An unbroken record of essential albums continues
Cole has spent the last decade in self-imposed exile; touring as a solo act, and occasionally crafting sparsely masterful, homemade digi-folk albums utilising largely just an acoustic, a laptop and Cubase for company (see 2003s superb Music in a Foreign Language and 2007s equally impressive Antidepressant). However, whilst still largely acoustic, the urge has arisen to get back in the ring, assemble a band and record an album of more urgent pop material straight to tape rather than hard drive. Essentially, this is the complete opposite of his chosen path of the last few years, and its delivered with urgency, as if he needs to purge this music from his system. For this project he has called on former co-conspirators like drummer Fred Maher (Lou Reed, Matthew Sweet) and ex-Commotions keyboardist Blair Cowan, along With Joan (As Policewoman) Wasser and her bassist Rainy Orteca, augmented by pedal steel player Bob Hoffnar to create a tight, complimentary, and distinctly rootsy-sounding band for these songs.
Despite some of the press the album has already garnered, It would be quite incorrect to describe Broken Record as Lloyd Cole going country, for ever since he first committed his intriguing, literate musings to vinyl back in the mid-80s there has always been a rich and blatant vein of country song writing aesthetics, and whiskey-hued heart abuse central to his oeuvre. In fact this setting is incredibly natural for him, as mandolins and steel guitar glide around these rambunctiously driving rhythms and razor sharp observational songs.
Why In The World has definite traces of Dylan in its melody, and many of the songs here have a sparkling, country-rocking propulsive drive (Thats Alright, Writers Retreat, Westchester County Jail), while Oh Genevieve and Man Overboard are infused with accordion, and some folk flavours that are more Gaelic in persuasion.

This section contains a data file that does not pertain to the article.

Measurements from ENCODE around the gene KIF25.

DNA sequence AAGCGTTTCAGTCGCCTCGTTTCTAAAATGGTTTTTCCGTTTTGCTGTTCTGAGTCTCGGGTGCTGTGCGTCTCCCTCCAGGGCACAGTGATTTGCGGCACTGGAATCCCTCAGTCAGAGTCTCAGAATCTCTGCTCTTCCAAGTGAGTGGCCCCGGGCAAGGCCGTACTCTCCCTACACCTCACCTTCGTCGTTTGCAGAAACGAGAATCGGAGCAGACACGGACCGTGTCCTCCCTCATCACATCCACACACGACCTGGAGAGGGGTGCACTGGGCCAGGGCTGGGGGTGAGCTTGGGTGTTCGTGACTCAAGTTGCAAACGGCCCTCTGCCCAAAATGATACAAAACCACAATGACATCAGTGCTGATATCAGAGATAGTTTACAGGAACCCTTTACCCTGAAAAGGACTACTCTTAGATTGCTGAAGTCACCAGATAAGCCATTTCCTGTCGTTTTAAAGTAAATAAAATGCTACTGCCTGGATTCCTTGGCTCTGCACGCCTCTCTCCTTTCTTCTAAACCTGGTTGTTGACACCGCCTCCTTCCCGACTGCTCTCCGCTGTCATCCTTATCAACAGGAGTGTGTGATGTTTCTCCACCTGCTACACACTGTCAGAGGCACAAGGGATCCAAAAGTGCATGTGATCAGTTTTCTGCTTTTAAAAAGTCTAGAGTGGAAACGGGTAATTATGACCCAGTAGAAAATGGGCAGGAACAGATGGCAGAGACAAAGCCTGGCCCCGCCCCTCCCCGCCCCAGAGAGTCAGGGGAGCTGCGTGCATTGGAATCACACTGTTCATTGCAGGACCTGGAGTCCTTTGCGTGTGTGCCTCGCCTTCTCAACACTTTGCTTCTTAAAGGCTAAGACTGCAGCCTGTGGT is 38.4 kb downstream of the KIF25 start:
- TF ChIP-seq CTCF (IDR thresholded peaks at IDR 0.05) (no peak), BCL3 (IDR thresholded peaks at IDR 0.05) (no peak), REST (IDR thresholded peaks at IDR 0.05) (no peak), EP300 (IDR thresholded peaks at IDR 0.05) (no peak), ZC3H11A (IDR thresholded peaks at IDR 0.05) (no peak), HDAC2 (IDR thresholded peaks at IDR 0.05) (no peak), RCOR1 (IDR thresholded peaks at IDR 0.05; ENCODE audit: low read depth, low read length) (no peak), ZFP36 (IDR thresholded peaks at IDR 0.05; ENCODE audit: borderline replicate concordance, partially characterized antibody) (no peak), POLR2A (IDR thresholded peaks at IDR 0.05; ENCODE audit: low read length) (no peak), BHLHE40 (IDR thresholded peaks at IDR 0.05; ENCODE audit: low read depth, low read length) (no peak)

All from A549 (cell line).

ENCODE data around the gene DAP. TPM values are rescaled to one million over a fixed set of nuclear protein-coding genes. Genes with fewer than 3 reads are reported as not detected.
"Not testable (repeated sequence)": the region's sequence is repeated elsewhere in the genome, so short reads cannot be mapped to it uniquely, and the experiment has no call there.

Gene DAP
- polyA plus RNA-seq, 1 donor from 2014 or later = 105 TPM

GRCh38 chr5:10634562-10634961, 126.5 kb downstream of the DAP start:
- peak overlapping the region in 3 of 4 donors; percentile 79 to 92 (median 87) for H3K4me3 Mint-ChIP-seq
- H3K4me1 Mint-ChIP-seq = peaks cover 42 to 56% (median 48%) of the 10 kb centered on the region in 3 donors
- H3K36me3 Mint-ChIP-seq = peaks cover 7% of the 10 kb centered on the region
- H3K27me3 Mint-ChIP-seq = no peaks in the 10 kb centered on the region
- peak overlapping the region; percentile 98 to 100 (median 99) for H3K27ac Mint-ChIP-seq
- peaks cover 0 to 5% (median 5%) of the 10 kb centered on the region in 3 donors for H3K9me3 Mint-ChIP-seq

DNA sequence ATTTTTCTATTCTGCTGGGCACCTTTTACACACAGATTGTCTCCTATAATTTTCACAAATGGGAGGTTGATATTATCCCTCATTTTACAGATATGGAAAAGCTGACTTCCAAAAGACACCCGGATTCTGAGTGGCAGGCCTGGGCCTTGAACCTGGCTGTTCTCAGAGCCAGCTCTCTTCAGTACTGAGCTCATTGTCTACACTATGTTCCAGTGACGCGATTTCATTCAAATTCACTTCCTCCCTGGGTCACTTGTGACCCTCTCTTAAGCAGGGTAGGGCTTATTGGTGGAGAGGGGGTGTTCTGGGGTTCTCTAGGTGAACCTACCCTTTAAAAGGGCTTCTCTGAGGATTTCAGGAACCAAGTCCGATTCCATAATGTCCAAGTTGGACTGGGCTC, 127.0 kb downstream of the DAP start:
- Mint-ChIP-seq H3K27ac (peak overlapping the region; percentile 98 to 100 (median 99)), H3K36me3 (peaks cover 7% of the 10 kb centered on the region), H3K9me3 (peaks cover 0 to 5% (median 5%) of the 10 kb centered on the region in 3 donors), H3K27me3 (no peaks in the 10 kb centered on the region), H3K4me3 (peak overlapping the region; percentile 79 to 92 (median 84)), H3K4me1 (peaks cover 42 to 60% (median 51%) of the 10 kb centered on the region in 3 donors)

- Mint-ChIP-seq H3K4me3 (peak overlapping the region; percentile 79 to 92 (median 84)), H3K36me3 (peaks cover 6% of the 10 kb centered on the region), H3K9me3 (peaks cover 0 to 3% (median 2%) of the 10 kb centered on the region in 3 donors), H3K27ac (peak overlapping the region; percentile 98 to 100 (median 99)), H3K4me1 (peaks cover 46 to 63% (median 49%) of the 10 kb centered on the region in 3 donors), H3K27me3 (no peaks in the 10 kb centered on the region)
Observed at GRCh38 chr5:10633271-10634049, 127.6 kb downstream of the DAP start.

If I Were a Song and Double Happiness may pass without much amazement, but despite the glut of fantastic, richly melodic tunes, with Cole its really all about the lyrics, and the seductive rich baritone they are delivered in. His trademark sly cynicism, and deft way with a self-deprecating, highly literate aside are still very much present, powerful and correct. The album opens with the title tracks hopelessly resigned not that I had much dignity left anyway..yesterdays lover with fall for another and I wont stand in her way... While Westchester County Jail insists that I look like a million bucks, sure I aint worth quite that much, but you get the point… while playful steel guitar rides all over the song. Elsewhere, the mischievous country of Rhinestones I say X and you say Y when you know Im not a mathematical guy…I wasnt looking for trouble, its just a lazy eye cant help but raise a smile.
The mandolins and infectious bouncing rhythm of Writers Retreat has a distinct lineage to the material that eventually came out on the Etc. Album (which itself was made up of teases from a couple of alt-country albums his record label in the mid-90s had no faith in and wouldnt release), including an amusing Maggie Mae steal.
As if further evidence were required, on Broken Record Cole further cements his reputation as a fantastically subversive pop songwriter. He is never staid, static or dull enough to be in line as a national treasure, but he is truly one of Englands finest and consistently brilliant, not to mention criminally under appreciated songwriters.
Cole has expressed with some certainty that he wont ever make a record like this again, but then also states that theres no way he is returning to his little room with just the computer for company. Whatever his next move may eventually be is then somewhat mysterious, but one feels that while he still has albums as consistently strong as Broken Record easily within his ability, its certain that it will be worth the wait.
Publication: Americana UK
Publication date: 03/10/10